My Top 5 Theatre Moments

Since the dreaded lockdown was called on the 16th of March this year - Theatre has unfortunately plunged into a lost pit of which it is going to struggle to clamber out. New creatives have been pushed further and further back into the recesses of peoples mind, and their moment of fame stricken from them by Covid-19. Needless to say we’ll all be doing out utmost to kick start the arts and creative industries that have struggled throughout this pandemic.

Other than hard going theatre junkies like myself who have kept up to date with the National Theatre releases, Musical Theatre recordings and Disney+ releasing Hamilton the musical, which has now been viewed by me over 50 times! It has been hard for the general public to access some of the great and overwhelming theatre moments - especially with the rise of Netflix, Apple TV and Amazon Prime. DigitalTheatre.com rarely gets a look in these days at £9.99 for a mostly classical selection!

I thought I would use this post to share my Top 5 most memorable moments of theatre so far - and why I hold them close to my heart. I’m sure this list would go some way to explaining how Elemental Theatre Company come up with some of it’s zany ideas, and simply how whimsical and exciting theatre can be!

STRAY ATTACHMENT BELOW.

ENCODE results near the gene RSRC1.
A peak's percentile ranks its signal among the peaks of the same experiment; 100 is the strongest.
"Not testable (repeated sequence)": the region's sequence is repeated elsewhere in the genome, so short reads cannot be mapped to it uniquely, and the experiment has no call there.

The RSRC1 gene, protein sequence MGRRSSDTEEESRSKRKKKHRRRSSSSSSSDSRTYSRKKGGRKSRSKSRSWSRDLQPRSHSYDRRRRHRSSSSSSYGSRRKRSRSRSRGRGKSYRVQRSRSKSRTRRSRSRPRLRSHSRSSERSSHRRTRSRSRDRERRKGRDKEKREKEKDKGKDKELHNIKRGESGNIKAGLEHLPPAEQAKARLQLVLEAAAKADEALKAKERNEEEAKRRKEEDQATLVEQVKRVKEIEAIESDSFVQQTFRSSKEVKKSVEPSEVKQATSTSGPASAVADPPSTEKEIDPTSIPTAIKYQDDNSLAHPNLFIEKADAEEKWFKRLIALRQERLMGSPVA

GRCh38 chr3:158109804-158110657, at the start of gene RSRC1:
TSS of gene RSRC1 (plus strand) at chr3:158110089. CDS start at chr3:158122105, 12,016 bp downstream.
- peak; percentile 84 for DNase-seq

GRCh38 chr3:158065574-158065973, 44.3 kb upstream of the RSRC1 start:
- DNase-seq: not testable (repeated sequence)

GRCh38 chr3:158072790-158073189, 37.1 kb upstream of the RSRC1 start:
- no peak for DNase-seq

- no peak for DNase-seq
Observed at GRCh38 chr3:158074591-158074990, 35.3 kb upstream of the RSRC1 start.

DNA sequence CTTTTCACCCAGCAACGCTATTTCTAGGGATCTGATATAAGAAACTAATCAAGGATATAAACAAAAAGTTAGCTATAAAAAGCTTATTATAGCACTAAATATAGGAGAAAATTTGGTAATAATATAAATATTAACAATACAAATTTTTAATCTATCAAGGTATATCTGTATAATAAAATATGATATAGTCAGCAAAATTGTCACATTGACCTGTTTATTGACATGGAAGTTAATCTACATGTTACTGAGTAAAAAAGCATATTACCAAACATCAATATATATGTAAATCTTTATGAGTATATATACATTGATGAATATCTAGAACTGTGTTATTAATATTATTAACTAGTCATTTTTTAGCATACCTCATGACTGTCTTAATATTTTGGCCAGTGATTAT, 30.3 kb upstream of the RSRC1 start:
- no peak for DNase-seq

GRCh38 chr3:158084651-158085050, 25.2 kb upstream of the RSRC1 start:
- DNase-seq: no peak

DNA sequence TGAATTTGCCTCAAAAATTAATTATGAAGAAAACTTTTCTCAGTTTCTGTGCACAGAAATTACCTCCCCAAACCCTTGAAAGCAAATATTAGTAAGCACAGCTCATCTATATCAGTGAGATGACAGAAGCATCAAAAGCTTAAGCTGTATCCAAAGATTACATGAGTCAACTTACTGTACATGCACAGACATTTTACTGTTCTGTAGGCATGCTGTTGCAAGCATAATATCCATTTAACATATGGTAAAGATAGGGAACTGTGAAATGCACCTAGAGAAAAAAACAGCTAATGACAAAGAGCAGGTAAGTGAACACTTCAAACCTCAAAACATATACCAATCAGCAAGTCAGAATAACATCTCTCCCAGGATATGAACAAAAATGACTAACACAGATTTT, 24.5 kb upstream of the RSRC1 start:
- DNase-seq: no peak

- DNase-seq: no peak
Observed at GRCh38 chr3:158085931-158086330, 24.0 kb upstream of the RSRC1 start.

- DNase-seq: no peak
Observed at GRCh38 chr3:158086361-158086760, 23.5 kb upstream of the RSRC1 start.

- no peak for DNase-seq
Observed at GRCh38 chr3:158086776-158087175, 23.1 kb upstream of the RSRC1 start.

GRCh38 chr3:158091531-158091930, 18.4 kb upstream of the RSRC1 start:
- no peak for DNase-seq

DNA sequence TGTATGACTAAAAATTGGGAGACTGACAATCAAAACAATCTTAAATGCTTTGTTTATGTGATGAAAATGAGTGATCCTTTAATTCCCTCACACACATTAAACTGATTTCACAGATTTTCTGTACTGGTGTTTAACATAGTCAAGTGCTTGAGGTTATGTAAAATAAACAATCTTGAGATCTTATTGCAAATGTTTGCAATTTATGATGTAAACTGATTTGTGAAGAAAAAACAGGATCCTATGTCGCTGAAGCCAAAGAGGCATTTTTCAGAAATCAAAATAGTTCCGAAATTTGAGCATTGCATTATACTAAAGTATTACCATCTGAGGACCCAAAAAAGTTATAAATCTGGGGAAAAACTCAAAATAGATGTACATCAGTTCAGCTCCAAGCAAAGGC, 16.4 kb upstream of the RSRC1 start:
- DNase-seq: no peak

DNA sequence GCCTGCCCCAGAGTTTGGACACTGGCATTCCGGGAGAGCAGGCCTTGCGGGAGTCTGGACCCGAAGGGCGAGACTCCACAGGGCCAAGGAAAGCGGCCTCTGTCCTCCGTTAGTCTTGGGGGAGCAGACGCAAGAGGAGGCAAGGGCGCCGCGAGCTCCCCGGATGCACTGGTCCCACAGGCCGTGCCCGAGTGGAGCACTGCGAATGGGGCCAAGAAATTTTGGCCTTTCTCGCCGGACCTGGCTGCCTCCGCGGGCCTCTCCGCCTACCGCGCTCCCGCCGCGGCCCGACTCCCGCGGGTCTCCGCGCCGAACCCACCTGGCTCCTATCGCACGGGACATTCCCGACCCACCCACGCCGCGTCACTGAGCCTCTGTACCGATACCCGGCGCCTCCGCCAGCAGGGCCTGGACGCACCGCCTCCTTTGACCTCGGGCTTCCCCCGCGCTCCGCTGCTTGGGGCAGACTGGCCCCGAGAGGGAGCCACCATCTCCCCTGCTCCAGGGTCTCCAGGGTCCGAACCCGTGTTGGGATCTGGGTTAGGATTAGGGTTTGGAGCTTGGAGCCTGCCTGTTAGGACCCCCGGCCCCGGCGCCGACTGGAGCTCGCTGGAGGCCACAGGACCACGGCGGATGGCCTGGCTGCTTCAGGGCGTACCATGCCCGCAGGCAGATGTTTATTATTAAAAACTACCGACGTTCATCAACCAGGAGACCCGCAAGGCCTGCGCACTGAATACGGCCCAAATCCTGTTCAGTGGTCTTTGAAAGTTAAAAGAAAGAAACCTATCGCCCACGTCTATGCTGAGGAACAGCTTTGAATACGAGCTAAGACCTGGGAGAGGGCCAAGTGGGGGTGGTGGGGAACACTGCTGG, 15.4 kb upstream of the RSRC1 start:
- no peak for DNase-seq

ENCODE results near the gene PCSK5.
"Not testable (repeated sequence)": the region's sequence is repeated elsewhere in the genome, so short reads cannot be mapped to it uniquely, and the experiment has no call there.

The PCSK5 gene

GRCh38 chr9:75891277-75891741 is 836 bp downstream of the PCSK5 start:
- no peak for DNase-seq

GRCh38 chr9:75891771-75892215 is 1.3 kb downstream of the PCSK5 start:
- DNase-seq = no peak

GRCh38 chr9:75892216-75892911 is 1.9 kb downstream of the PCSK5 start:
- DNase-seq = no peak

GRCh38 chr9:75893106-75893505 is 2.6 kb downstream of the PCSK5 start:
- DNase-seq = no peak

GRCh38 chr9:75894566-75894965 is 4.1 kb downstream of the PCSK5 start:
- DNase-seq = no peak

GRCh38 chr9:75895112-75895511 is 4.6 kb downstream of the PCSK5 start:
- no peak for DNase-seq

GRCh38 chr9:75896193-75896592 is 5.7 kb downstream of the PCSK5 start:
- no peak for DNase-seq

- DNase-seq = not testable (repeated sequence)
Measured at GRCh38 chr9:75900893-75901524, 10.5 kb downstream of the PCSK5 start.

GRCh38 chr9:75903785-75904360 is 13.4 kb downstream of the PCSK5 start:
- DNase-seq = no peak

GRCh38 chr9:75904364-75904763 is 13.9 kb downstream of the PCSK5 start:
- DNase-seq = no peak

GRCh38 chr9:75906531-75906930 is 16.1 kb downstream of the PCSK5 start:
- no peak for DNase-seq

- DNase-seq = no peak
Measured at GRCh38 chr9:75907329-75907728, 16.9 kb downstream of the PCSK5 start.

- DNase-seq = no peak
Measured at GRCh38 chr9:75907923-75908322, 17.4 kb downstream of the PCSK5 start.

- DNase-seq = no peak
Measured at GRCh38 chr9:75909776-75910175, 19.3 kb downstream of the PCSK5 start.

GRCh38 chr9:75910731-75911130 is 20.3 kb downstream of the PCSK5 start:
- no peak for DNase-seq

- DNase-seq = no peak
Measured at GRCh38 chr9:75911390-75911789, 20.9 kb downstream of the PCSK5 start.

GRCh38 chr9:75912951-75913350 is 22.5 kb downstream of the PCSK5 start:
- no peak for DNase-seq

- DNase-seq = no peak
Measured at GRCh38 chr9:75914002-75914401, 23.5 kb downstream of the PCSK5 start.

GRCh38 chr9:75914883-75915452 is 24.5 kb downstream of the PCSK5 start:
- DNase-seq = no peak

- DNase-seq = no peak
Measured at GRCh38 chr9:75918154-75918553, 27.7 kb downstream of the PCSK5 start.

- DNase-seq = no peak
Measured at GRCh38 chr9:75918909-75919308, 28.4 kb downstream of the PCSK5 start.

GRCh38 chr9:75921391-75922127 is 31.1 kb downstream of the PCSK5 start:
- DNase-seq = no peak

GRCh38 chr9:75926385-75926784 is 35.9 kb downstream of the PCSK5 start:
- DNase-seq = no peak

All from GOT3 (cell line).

There is a clear reason why Wicked is one of the all time greatest modern musicals. Indina Menzel will always be worshiped for her incredible incarnation of the mammoth role of Elphaba. Every ‘Musical Theatre Girl’ has sung their heart out to the unimaginably brilliant Defying Gravity. This song is a belter, both vocally and metaphorically. There is no doubt that this song is composer Stephen Schwartz’s Mona Lisa, his Fur Elise, his Statue of David - It truly is a work of art!

Now as much as I enjoyed the musical immensely, I won’t sell you the lie that Wicked is my favourite musical, or sadly even in my top 10. However I have never felt the spine tingle, the goose bumps, every single follicle of hair on my entire body stand to attention before or since. When the Wonderful Laura Pick (Playing Elphaba in Londons Apollo Victoria Theatre) belts the line “Bring me down - Ahh” and nails the unbelievably high F5 note, whilst suspended in the air in a harness - every jaw in the house dropped to the floor, every eye in the room was drawn to the green goddess and boy o’boy did she deserve the applause and mid show standing ovation that she received. Truly, it is incomparable and no description will ever do it justice.